Format

Send to

Choose Destination
See comment in PubMed Commons below
Am J Cardiol. 1995 May 15;75(15):977-81.

Predictors of non-Q-wave acute myocardial infarction in patients with acute ischemic syndromes: an analysis from the Thrombolysis in Myocardial Ischemia (TIMI) III trials.

Author information

1
Department of Medicine, Brigham and Women's Hospital, Boston, Massachusetts, USA.

Abstract

Among patients with acute ischemic syndromes, patients with non-Q-wave acute myocardial infarction (AMI) are known to be at higher risk for death, reinfarction, and other morbidity than those with unstable angina. The aim of this study was to develop a clinically useful prediction rule to assist in distinguishing, at the time of presentation, patients with non-Q-wave AMI from those with unstable angina. The TIMI IIIB trial enrolled 1,473 patients presenting with ischemic pain at rest within 24 hours who had either electrocardiographic changes or documented coronary artery disease. Non-Q-wave AMI on presentation was documented by elevation of creatine kinase-MB in 33% of patients. Fifty clinical and electrocardiographic variables were compared between the patients with non-Q-wave AMI and unstable angina. After performing logistic regression, 4 baseline characteristics independently predicted non-Q-wave myocardial AMI: the absence of prior coronary angioplasty (odds ratio [OR] = 3.3, p < 0.001), duration of pain > or = 60 minutes (OR = 2.9, p < 0.001), ST-segment deviation on the qualifying electrocardiogram (OR = 2.0, p < 0.001), and recent-onset angina (OR = 1.7, p = 0.002). Using these 4 characteristics, a prediction rule for non-Q-wave AMI was developed. For the entire cohort of patients in TIMI III, the percentages of patients with non-Q-wave AMI when 0, 1, 2, 3, and 4 risk factors were present were 7.0%, 19.6%, 24.4%, 49.9%, and 70.6%, respectively (p < 0.001).(ABSTRACT TRUNCATED AT 250 WORDS)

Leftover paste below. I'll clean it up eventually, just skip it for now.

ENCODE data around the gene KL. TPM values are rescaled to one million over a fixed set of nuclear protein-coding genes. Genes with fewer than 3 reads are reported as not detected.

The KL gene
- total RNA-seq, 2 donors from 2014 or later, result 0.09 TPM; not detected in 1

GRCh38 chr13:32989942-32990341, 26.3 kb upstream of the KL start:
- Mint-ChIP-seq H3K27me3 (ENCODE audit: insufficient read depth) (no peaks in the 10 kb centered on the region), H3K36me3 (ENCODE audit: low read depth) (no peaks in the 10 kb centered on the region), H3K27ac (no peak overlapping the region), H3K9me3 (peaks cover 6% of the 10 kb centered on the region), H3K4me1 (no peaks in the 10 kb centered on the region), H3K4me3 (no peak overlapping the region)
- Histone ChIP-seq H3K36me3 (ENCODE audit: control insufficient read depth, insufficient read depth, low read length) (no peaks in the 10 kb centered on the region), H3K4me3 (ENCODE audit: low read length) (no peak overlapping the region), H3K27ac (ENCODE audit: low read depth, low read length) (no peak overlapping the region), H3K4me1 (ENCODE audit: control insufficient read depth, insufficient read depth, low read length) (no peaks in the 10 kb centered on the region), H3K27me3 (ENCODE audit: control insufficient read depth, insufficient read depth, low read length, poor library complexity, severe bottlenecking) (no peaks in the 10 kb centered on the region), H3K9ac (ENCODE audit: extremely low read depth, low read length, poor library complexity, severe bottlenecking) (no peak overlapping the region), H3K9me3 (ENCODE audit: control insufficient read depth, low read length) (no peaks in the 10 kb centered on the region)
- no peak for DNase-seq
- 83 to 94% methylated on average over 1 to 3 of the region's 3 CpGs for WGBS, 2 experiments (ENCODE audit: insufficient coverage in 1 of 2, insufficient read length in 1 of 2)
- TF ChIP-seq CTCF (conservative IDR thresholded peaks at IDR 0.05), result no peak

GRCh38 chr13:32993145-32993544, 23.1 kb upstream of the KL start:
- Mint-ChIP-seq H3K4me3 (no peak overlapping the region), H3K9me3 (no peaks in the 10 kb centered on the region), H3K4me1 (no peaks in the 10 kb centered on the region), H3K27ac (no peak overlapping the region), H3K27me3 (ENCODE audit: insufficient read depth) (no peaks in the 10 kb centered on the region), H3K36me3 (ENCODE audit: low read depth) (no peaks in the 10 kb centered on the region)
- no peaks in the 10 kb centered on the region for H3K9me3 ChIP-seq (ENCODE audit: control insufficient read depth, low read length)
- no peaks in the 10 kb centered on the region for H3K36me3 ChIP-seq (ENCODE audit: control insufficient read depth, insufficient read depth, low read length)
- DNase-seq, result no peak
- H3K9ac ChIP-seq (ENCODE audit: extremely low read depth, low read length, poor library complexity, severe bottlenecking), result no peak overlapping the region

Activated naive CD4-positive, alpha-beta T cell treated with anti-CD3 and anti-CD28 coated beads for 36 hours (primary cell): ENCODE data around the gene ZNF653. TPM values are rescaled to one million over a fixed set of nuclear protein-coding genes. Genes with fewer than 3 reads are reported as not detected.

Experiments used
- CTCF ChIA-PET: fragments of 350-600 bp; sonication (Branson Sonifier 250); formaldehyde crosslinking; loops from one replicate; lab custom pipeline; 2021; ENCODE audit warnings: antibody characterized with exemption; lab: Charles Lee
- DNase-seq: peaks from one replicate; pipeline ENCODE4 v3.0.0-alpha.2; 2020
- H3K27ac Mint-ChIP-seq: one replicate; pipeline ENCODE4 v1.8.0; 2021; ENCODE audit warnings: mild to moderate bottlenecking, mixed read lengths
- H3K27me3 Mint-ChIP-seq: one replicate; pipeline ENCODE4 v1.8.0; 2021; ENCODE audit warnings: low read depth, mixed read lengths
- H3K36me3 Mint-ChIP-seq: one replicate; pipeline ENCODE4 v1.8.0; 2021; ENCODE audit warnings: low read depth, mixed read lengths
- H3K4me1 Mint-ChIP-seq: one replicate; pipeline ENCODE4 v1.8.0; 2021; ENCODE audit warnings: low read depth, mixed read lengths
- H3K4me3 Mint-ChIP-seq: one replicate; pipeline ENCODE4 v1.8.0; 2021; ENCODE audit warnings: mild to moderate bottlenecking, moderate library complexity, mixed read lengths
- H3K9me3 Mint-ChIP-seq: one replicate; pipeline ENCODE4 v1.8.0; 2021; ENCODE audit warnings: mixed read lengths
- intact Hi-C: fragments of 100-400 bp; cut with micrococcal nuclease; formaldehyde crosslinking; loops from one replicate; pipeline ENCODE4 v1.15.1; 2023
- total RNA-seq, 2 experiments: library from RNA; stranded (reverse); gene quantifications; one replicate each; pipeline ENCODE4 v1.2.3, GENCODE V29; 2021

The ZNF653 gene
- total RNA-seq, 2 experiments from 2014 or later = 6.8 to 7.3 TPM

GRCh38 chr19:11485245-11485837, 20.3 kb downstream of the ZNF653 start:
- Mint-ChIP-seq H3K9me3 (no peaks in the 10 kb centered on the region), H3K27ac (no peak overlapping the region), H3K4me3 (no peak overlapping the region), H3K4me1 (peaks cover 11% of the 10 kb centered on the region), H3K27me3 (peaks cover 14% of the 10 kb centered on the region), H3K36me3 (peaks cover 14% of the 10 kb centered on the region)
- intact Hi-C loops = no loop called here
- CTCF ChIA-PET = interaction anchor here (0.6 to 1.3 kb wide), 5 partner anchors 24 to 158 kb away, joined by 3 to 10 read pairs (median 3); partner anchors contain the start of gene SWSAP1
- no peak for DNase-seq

Comment in

  • ACP J Club. 1995 Nov-Dec;123(3):73.
PMID:
7747698
[Indexed for MEDLINE]
PubMed Commons home

PubMed Commons

0 comments
How to join PubMed Commons

    Supplemental Content

    Full text links

    Icon for Elsevier Science
    Loading ...
    Support Center